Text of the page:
Herzog to lead masterclass at Rio’s 4+1 fest

Filmmaker Werner Herzog (pictured) is to attend the 4+1 Film Festival in Rio de Janeiro, where he will lead a masterclass on "the collective agitation of the mind" on November 22.
October 18, 2012

Filmmaker Werner Herzog (pictured) is to be the guest of honor at the third annual 4+1 Film Festival, which is held simultaneously in Bogota, Buenos Aires, Mexico City, Madrid and Rio de Janeiro from November 21-25.

The Grizzly Man and Cave of Forgotten Dreams director will be on hand at the festival’s headquarters in Rio where he will attend a retrospective of his work and give a masterclass on his views on culture, which he describes as “the collective agitation of the mind.”

“In choosing Herzog as the guest of honor,” said programmer Gonzalo de Pedro Amatria said in a statement, “the festival wanted to pay tribute both to his ability to surprise, his steadfastness in refusing to follow fads and staying true to himself, and also to his unique understanding of cinema which seems to secretly link poetry, documentary and science fiction together.”

The retrospective will include a mix of Herzog’s well-known and lesser-known films, including Herakles (1962), La Soufrière (1977), The Great Ecstasy of Woodcarver Steiner (1973), My Best Fiend (1999), and his most recent film Into the Abyss (2011).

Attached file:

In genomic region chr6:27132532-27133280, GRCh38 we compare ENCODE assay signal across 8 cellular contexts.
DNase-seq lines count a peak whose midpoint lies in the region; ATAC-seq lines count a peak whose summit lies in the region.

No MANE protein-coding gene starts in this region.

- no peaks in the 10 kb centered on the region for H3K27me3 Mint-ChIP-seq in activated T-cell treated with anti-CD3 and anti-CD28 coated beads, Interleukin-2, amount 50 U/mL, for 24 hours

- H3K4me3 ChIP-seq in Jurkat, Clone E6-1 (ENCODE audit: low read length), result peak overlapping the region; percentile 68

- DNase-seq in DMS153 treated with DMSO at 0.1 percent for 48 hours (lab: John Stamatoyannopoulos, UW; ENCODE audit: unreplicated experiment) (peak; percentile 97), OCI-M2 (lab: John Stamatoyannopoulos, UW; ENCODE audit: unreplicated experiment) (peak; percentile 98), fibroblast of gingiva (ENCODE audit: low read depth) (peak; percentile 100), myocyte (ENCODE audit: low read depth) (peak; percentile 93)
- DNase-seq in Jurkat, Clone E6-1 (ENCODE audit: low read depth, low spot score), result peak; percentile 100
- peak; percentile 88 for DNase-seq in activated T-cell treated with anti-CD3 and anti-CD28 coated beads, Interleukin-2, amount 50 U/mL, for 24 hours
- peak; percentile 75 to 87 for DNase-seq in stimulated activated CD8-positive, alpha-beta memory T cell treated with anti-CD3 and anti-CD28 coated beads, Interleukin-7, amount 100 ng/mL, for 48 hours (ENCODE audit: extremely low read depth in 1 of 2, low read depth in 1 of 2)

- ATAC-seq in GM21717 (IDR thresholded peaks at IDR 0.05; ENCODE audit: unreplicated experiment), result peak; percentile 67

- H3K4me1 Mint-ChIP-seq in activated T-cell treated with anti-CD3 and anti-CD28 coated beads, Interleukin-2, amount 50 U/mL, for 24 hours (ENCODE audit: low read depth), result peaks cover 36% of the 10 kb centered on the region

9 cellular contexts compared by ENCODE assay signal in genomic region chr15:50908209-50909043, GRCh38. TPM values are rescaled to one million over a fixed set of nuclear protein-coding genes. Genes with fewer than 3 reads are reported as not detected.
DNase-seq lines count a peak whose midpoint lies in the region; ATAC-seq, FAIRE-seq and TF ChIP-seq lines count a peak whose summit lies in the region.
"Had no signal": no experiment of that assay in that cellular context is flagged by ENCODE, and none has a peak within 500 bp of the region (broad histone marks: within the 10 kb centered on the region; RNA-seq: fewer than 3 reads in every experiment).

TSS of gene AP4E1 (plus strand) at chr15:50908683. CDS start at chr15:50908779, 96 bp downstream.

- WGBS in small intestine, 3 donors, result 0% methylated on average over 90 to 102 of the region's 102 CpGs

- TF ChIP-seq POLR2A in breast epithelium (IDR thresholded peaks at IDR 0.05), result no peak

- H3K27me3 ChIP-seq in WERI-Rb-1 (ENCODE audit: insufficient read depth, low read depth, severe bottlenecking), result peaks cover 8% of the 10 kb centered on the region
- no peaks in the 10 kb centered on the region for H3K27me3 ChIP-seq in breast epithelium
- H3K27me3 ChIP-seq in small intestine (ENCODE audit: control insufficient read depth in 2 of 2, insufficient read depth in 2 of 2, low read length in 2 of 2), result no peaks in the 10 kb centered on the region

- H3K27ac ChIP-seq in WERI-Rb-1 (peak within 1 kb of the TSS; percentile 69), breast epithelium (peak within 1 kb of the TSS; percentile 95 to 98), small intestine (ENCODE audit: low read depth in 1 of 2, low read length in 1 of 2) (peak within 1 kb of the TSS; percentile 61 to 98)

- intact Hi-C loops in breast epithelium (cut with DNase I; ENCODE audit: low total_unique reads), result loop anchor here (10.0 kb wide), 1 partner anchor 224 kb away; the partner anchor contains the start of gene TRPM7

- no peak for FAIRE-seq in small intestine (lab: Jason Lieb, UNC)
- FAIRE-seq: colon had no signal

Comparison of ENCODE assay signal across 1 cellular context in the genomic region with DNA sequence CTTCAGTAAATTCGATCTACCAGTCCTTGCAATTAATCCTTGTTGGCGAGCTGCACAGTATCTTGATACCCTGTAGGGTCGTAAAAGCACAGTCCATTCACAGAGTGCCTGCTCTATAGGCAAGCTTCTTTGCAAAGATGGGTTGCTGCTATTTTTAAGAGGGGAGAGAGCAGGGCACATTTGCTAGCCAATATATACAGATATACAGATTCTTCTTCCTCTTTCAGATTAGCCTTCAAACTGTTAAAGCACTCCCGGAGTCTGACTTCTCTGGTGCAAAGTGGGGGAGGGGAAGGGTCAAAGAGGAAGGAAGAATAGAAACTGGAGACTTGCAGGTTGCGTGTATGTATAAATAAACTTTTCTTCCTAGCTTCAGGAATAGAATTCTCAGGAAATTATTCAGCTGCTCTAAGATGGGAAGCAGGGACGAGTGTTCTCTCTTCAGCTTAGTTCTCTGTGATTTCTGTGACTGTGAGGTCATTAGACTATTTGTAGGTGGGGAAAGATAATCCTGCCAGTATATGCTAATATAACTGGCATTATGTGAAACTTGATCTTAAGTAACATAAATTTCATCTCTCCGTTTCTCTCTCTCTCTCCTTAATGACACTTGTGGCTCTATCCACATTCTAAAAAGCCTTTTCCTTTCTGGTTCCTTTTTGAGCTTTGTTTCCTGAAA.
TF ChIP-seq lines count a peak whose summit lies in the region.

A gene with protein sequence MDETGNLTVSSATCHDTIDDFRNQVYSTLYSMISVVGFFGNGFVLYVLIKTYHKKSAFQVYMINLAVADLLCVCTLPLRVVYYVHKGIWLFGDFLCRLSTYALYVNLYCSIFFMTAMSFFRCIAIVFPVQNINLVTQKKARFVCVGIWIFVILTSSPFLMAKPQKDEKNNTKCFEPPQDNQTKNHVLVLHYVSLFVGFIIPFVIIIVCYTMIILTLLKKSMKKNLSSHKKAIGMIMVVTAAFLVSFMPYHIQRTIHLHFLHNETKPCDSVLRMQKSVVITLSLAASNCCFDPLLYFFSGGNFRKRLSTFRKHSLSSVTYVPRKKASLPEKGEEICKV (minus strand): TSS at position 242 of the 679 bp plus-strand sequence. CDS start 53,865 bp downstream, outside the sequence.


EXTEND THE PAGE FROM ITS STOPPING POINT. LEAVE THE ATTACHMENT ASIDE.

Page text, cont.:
The masterclass, entitled ‘A Meeting with Werner Herzog,’ will take place at the Banco do Brasil Cultural Center in Rio de Janeiro on November 22. It will make use of images, music and music videos in order to create “a hectic session full of fantasies and excitement, a session saturated with life and ideas, films and enthusiasm.”

Herzog will cover his concepts of art, culture and film, and recount his experiences working with Klaus Kinski and Mick Jagger, the festival said.

About The Author
Andrew Tracy joined Realscreen as associate editor in 2021, following 17 years as managing editor of the award-winning international film magazine Cinema Scope. From 2010 to 2020 he also held the position of senior editor at the Toronto International Film Festival, where he oversaw the flagship publication for the organization’s year-round Cinematheque programming and edited its first original monograph in a decade, Steve Gravestock’s A History of Icelandic Film. He was a scriptwriter and consultant on the first season of the Vice TV series The Vice Guide to Film, and his writing and reporting have been featured in such outlets as Cinema Scope, Reverse Shot, Sight & Sound, Cineaste, Film Comment, MUBI Notebook, POV, and Montage.